I know this topic has been covered a few times, but I wanted to put my experiences down, in case I uncovered any useful info…
I recently replaced the CD player head unit in my 2011 Sport Tech, with a DDIN unit. This was mostly for navigation purposes, but I also wanted Bluetooth audio.
The new head unit I chose had preamp outputs, so I could properly interface with the Bose amplifier. I also wanted to make sure that nothing I did required reverse-engineering later, if I pop the original head unit back in. So, no modifications to the original Mazda wiring.
- Head unit https://www.sony.co.uk/electronics/in-car-receivers-players/xav-ax3005db
- Double-DIN Fascia https://www.mx5parts.co.uk/radio-face-plate-aftermarket-mk35-p-4014.html
- Mazda ISO adapter: https://connects2.com/Product/ProductItem/CT20MZ02
- Sony ISO adapter: https://connects2.com/Product/ProductItem/CT21SO02
- Phono cables.
- Terminal block (screw terminals): https://uk.rs-online.com/web/p/non-fused-terminal-blocks/8133120/
- 3.5mm audio jack cable.
- 2x 'breadboard jumper leads' https://uk.rs-online.com/web/p/products/7916463/
Step 1: remove existing radio.
For this, I followed all the standard guidance. For the 3.5/mk3/NC model, to remove the radio and corresponding fascia there are four important steps:
i. Remove the centre console (by which I mean the trim which runs between the seats, housing the cup holder/storage tray, window switches, etc): 1 screw in central cup holder and 2 under the pop-off panel at the rear of the console.
ii. Remove the footwell side panels (by which I mean the trim which extends from the centre console into the footwells on both sides: 1 screw each, revealed when centre is console removed.
iii. Remove the trim under the steering column (pops off).
iv. Remove the radio fascia (includes the radio and A/C controls): 2 screws, plus hidden security bolt which can only be accessed from in the drivers-side footwell, aside the steering column.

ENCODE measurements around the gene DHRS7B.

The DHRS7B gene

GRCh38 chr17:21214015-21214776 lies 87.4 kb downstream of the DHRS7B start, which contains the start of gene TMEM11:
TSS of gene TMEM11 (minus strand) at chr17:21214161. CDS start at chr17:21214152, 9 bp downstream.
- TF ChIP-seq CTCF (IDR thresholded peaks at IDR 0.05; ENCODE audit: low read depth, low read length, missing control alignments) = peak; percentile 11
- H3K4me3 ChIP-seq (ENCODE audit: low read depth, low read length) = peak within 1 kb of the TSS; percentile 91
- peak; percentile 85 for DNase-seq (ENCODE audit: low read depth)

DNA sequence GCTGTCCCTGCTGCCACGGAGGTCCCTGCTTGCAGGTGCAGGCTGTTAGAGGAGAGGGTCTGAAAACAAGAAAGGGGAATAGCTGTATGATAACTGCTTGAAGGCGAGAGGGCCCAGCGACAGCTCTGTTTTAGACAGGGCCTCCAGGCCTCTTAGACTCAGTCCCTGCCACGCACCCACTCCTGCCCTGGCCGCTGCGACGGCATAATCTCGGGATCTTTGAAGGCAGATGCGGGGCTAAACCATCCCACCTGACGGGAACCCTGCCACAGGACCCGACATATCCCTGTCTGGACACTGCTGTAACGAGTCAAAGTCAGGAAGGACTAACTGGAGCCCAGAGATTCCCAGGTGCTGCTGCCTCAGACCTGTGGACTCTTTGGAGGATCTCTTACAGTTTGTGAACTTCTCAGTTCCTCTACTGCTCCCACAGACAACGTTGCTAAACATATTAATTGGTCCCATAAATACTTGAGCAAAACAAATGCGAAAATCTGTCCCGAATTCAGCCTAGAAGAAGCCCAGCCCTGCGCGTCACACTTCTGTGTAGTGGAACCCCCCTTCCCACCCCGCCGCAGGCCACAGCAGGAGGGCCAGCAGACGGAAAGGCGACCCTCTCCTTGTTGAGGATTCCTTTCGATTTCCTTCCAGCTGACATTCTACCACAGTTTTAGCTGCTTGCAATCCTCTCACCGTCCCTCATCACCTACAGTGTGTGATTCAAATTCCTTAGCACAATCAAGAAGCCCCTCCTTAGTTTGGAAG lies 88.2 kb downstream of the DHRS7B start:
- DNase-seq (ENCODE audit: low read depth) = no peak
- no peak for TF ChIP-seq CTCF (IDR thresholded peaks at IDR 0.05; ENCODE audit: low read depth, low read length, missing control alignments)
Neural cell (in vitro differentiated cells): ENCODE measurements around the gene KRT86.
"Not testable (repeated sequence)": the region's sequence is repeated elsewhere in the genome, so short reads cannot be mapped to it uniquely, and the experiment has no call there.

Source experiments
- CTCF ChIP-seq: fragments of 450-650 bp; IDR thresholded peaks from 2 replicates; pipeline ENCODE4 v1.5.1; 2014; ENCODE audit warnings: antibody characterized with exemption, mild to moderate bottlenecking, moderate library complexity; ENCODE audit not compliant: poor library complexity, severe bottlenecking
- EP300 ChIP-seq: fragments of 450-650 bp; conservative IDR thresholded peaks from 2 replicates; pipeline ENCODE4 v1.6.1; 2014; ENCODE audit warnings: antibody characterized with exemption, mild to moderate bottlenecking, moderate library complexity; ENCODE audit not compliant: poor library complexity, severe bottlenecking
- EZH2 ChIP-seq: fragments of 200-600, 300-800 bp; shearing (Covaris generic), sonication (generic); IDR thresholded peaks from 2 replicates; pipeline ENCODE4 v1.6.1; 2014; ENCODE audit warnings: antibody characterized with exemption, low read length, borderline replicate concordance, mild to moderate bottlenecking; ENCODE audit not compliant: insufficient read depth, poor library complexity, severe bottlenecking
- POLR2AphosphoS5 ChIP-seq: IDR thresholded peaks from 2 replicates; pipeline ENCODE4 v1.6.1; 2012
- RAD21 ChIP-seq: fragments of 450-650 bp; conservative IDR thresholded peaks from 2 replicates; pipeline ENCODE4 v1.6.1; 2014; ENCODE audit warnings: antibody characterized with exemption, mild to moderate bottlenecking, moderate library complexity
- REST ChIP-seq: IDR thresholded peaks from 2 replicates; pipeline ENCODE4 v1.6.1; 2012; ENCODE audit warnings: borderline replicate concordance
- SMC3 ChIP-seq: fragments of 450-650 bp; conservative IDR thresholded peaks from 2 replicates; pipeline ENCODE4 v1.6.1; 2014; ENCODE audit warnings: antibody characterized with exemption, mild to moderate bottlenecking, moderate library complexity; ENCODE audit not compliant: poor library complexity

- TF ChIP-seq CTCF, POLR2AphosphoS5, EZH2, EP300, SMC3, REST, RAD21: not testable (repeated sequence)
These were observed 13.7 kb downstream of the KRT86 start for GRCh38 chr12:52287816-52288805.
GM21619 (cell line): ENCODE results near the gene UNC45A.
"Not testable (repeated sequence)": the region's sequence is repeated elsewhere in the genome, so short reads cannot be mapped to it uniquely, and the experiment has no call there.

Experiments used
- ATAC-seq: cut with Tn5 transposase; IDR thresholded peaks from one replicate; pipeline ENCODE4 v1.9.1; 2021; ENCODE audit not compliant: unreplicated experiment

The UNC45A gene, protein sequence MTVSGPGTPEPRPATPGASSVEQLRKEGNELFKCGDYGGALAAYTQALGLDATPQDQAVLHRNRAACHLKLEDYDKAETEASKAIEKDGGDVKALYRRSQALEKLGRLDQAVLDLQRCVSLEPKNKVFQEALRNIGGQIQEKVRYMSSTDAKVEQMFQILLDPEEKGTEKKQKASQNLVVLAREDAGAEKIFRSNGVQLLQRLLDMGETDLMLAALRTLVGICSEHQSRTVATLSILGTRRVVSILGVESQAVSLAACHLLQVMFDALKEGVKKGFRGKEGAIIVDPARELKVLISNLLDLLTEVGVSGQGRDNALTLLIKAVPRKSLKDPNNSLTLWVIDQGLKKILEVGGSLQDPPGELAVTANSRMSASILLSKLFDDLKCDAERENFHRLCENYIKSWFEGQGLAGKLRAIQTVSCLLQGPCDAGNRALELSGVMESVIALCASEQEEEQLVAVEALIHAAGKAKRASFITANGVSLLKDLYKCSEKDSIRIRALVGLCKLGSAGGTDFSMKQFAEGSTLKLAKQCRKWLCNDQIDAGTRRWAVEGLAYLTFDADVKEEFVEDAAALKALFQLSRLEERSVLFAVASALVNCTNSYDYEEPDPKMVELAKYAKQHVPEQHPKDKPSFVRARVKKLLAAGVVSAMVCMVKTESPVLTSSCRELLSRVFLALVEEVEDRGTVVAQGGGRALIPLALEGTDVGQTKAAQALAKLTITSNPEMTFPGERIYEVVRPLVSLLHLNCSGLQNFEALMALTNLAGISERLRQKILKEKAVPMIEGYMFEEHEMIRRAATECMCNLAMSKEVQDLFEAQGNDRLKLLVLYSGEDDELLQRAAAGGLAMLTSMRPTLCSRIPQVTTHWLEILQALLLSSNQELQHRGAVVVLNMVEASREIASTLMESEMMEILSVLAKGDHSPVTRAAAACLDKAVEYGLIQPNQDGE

- Note: the cables behind the radio had very little slack in them.
At this point, you will observe that the stock head unit has one large multi-way connector, plus the aerial. Remove these and also the connector for the A/C controls.
Step 2: Prepare wiring for new head unit:
I had to do some research and take some continuity measurements to fully understand how the power amp is wired. It’s pretty straightforward actually: 4 pairs of wires go from the head unit to the power amp, plus one extra wire sends a signal to turn the power amp on when the head unit is powered (amp control). Any other connections to the power amp are not related to the head unit. My finished connection diagram is like this (note, this is a modification of an Audi Bose wiring diagram which I found online):
i. Firstly, I prepped the basic power wiring. The Mazda ISO adaptor separates the power and audio connections from the big multi-way connector. The smaller black connector is power, while the dark red/brown connector is audio:
The black connector connects to the matching black connector on the Sony ISO adaptor:
ii. At this point, I checked the Head unit powered up correctly (you need to connect the Sony adaptor to the head unit).
iii. Audio wiring:
- As previously mentioned, I decided to use the preamp outputs on the new head unit and wire them into the power amp. Some other guides to this have made use of a little adaptor which allows you to use the speaker outputs of the head unit, but I don't personally like that idea extra electronics is normally a bad idea with audio. YMMV, naturally.
- I took some standard Phono audio cables and chopped a short section off them. Then I stripped the wire ends and terminated them into a screw-terminal 'choc' block. Then, I chopped the red connector off the Mazda ISO adaptor and connected the wires to the terminal block, ensuring the channels were wired correctly (Right Rear, Left Rear, Right Front, Left Front).
- The nice thing here is that the ISO adaptor uses standard wire colours, which makes this job much easier than understanding Mazda's wiring loom (colours required: Purple, Purple/Blk, Green, Green/Blk, Grey, Grey/Blk, White, White/Blk):
- At this point, I noticed that the Mazda ISO adaptor didn't have a connection for the amp control ("remote turn on"), only the antenna power. Antenna power is for a motorised extending antenna, which my car doesn't have. So, I swapped the pin over in the connector, from loaction 1H to 1J:
- At this point, I powered the unit on again to check it was all working. Seems ok.
- I found that the pins on these patch leads: https://uk.rs-online.com/web/p/products/7916463/ are exactly the correct size for the Mazda ISO adaptor. I just needed to remove the black plastic shrouds and locate them in the adaptor (pin locations 1N and 1P).